Being an artisan

The Guardian reports the latest on the adaptation of On The Road. Coppola is taking the rear again and Walter Salles & Jose Riviera who did The Motorcycle Diaries together are tackling the book. Exciting news actually and I don’t ever want to hear the name J. Schumacher again.

“OK, here’s the pitch. ‘A desolate road, the 1940s. Our hero, Sal Paradise, is with Dean Moriarty, free spirit and angel-headed hipster. They’re taking off on a hitchhiking tour of the USA, during which they will meet girls, listen to jazz, get drunk and visit spots of scenic and historical interest. Then they go home -‘ Hey, what do you mean, ‘Get out of my studio, hippy’? Don’t you know who I am?”

You can see the problem. But when Francis Ford Coppola first bought the rights to On the Road in 1968, you can also see why he thought he was on to a winner. With its promise of bohemian freedom, Jack Kerouac’s spiritual journey into the heart of America has been seducing generations of young people ever since it was published in 1957. Its iconic status is such that to have a battered copy sticking out of the back pocket of your Levi’s is as much a teenage rite of passage as actually reading the thing.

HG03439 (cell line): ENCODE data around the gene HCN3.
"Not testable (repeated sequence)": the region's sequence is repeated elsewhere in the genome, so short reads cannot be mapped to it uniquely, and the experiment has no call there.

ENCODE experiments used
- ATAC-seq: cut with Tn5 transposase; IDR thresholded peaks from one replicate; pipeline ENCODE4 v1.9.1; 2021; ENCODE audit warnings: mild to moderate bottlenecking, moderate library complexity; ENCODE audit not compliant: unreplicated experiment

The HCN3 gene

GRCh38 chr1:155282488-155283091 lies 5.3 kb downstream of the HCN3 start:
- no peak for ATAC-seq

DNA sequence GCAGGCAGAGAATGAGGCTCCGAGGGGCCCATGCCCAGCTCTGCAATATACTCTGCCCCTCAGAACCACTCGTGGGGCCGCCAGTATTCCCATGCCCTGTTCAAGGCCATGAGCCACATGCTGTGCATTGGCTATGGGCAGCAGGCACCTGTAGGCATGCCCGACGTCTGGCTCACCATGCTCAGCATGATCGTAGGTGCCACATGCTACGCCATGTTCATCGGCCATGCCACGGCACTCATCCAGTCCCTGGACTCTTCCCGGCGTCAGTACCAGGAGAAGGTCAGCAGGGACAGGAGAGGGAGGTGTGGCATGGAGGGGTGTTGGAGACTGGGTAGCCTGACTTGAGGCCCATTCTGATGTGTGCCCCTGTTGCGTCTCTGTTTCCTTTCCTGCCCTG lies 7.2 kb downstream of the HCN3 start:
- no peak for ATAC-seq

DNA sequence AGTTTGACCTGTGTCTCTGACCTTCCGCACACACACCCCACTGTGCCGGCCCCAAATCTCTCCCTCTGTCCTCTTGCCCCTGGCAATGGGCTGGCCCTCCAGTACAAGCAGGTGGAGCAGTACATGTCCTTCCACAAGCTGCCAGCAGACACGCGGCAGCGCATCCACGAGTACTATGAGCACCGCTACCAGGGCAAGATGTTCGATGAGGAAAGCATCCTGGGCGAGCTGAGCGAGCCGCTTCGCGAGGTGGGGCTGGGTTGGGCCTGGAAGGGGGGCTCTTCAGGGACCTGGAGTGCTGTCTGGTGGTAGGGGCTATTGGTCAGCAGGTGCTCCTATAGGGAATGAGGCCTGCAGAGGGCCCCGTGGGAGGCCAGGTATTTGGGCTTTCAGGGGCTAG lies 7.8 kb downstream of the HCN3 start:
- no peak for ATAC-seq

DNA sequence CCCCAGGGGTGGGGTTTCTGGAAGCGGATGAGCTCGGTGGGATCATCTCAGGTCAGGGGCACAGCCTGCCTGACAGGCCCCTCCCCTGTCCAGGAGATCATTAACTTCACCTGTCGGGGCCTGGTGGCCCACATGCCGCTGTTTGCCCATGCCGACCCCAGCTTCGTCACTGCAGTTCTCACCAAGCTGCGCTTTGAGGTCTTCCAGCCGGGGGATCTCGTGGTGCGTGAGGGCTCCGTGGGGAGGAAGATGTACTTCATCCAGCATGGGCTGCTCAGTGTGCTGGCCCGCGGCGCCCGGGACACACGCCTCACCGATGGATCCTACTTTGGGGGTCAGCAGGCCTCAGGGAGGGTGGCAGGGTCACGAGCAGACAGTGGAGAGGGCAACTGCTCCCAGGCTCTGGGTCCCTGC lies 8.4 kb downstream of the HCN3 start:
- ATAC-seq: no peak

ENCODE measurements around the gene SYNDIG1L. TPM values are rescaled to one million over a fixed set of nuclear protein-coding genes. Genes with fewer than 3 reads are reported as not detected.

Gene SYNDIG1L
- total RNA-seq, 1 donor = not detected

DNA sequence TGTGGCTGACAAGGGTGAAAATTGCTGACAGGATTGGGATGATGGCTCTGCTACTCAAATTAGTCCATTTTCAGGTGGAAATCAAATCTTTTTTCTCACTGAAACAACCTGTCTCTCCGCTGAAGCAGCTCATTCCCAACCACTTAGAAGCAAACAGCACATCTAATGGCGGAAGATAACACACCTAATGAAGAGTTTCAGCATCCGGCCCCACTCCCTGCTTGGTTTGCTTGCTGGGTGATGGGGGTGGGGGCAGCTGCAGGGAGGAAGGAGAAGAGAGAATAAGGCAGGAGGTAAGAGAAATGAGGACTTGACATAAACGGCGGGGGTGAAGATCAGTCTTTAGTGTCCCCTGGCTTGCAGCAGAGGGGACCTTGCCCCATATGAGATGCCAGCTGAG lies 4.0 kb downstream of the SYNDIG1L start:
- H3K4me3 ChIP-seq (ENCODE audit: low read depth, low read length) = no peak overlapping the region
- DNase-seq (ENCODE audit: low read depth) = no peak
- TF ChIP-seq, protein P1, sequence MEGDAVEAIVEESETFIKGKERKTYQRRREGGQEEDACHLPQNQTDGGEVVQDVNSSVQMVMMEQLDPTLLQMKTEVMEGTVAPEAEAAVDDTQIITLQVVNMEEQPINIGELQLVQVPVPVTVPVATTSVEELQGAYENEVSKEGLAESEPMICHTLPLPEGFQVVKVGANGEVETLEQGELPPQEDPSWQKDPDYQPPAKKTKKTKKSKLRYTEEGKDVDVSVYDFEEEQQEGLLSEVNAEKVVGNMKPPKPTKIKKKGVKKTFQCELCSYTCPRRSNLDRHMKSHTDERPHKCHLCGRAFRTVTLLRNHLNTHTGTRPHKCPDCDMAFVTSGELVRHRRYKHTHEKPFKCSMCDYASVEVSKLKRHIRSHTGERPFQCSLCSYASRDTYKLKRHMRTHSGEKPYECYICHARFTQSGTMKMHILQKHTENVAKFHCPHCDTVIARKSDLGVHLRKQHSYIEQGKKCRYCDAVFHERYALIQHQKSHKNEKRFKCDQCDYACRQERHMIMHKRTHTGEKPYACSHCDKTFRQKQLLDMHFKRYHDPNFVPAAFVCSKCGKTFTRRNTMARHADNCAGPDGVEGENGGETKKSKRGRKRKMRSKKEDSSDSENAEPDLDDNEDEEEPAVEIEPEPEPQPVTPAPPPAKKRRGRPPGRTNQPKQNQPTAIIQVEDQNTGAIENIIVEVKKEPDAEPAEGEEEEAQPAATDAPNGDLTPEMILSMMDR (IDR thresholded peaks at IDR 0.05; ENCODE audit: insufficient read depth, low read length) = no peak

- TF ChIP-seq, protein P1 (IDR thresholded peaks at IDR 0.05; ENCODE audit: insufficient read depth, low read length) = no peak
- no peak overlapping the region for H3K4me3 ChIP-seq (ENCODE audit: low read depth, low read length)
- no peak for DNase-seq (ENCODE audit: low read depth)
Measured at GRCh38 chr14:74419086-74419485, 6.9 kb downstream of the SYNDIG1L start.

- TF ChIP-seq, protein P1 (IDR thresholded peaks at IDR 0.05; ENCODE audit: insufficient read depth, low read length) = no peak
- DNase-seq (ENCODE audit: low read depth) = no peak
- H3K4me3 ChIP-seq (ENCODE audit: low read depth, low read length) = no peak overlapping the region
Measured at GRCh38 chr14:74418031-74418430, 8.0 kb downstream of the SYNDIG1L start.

On the Road is a visual book, too: all those descriptions of enchanted mesas and lost highways are begging to have a camera turned on them. The problem is that the book’s appeal lies in the spirit of its writing, which is hard to translate to film. Without traditional storytelling devices, On the Road is less a novel than a surge of energy – and that’s not an easy thing to storyboard.

Still, you have to admire Coppola’s tenacity. Over the last two decades, he has commissioned writers Michael Herr (Apocalypse Now), Barry Gifford (Wild at Heart) and Russell Banks (The Sweet Hereafter) for the Herculean task of turning Kerouac’s freewheeling, jazz-inspired prose into filmable narrative. Now he has commissioned the Brazilian director Walter Salles to prepare a script and slated Billy Crudup for the role of Paradise. It’s exciting news, but the book’s legions of fans are advised to stay cool until On the Road actually hits the multiplexes – if it ever does.

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